And frankly, I'm leery of expressing opinions on issues, books, or fiction genres that I'm unfamiliar with. So that's part of my problem. But only part, because I recently reviewed a steampunk holiday anthology, my first experience with steampunk, and I didn't have a problem with that review. I just admitted that my opinions weren't based on my wide experience with the sub-genre and went from there. So my limited experience with SciFi can't be the only reason this review has been so...resistant to being written.
It can't be that the opinion of the book is difficult to express. I've expressed just about every sort of opinion there is in my reviews over the years. The good, the bad, and the ugly have been put out there in overly-verbose reviews that have rolled off my fingers. That's never been a problem for me at all.
But I've been sitting here for two days now (no, not continually - sheesh - I took bathroom breaks), trying to put the words together that successfully express that I really enjoyed this story, thought it was well written, and felt the characters had some great chemistry together. I've been trying to explain that there were elements that struck me as a little silly, or at least purposely lighter in tone than I would have preferred, but that I really liked the action and adventure scenes, and the romance worked for me. So did the characters. And I've struggled for a way to get out that my two main problems with the book were the basic story premise and Tess's initial reactions to her kidnapping.
I did have some trouble with the basic story concept, and that threw a rock at my ability to easily engage my willing suspension of disbelief. I just thought the combination of there being one voice in all the universe that could do what Cohl needed it to do, the voice belonging to a woman from Earth with a barely-there music career, and the fact that Cohl heard that one voice when at least one of the many alien satellites monitoring the human race in orbit over the planet caught it and sent it to him, was just a little hard to easily accept as remotely possible, even within the framework of science fiction. It took me awhile to engage with the story as a result. That issue was compounded by how quickly Tess got over the massive paradigm shift that came with being kidnapped and waking up in space surrounded by aliens and a sentient robot. I would've more readily believed some nearly catatonic freak out or at the very least a bit more gain time before her libido kicked in and she felt groiny urges for the head alien who kidnapped her, regardless of how hot he is.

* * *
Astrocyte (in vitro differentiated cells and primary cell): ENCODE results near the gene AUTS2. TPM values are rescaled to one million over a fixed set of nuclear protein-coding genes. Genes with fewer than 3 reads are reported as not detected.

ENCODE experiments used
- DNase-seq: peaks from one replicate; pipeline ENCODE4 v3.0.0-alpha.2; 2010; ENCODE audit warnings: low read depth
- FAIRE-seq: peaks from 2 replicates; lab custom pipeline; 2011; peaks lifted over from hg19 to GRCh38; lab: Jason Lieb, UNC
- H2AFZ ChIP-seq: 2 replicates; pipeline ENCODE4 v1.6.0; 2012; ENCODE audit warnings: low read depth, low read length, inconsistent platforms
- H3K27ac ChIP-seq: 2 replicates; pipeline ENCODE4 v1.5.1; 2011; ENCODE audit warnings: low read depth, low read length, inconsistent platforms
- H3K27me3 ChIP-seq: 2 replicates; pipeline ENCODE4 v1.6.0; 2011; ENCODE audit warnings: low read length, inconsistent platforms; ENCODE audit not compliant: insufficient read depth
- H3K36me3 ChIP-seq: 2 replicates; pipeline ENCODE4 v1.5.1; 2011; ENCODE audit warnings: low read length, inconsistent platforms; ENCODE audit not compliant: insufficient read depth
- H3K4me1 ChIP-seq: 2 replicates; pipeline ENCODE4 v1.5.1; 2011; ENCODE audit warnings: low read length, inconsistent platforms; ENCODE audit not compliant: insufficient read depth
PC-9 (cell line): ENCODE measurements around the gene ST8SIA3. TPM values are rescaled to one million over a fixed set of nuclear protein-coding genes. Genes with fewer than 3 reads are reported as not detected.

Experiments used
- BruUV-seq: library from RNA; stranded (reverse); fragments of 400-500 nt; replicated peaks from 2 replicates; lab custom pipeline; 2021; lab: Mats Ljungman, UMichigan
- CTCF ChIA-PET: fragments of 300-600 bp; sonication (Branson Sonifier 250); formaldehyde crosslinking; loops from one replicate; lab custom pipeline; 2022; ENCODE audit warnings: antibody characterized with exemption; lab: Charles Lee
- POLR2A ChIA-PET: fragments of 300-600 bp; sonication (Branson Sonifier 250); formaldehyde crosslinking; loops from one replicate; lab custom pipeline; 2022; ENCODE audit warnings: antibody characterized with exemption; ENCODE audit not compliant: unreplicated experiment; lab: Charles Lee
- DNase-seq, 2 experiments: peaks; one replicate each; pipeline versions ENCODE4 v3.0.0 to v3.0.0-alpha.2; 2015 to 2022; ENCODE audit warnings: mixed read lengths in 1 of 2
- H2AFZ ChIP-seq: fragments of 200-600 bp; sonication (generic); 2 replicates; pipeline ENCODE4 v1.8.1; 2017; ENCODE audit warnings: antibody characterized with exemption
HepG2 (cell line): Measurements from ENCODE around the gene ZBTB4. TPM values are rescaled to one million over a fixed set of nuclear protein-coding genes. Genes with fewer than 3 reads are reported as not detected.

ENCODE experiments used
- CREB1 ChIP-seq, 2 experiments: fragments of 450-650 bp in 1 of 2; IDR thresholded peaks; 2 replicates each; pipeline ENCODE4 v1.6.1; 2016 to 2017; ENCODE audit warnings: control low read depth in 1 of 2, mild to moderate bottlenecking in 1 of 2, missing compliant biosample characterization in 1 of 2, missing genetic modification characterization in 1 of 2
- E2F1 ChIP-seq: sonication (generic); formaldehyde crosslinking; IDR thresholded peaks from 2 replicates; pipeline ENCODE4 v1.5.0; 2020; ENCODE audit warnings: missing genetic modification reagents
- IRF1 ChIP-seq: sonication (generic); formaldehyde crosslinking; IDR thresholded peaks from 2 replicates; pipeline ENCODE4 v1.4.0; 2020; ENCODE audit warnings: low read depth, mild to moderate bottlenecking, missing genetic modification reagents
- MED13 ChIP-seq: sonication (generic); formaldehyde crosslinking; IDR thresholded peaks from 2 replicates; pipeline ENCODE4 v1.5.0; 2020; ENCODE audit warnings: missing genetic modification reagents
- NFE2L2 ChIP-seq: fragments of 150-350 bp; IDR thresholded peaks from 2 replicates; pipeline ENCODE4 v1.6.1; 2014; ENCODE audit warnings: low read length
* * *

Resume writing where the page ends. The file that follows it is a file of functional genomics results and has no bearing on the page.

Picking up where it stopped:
But hey, I finally accepted that it is what it is, and the rest of the story went fine after that.
Two days and the words haven't come, no matter how hard I've tried, no matter how long I've stared at the screen. Tantalizingly close, but frustratingly uncompromising. I can't sit here any longer. I just can't. My butt's sore, my back's hurting, and I'm a little hungry. So I'm just going to have to leave it at this: I liked the story, but the premise it's based on was pretty shaky for me and Tess' initial reactions to space didn't seem believable. Other than that, it's a fun read, and I'm looking forward to trying out the next book in the series. After two days, that's just gotta be enough said.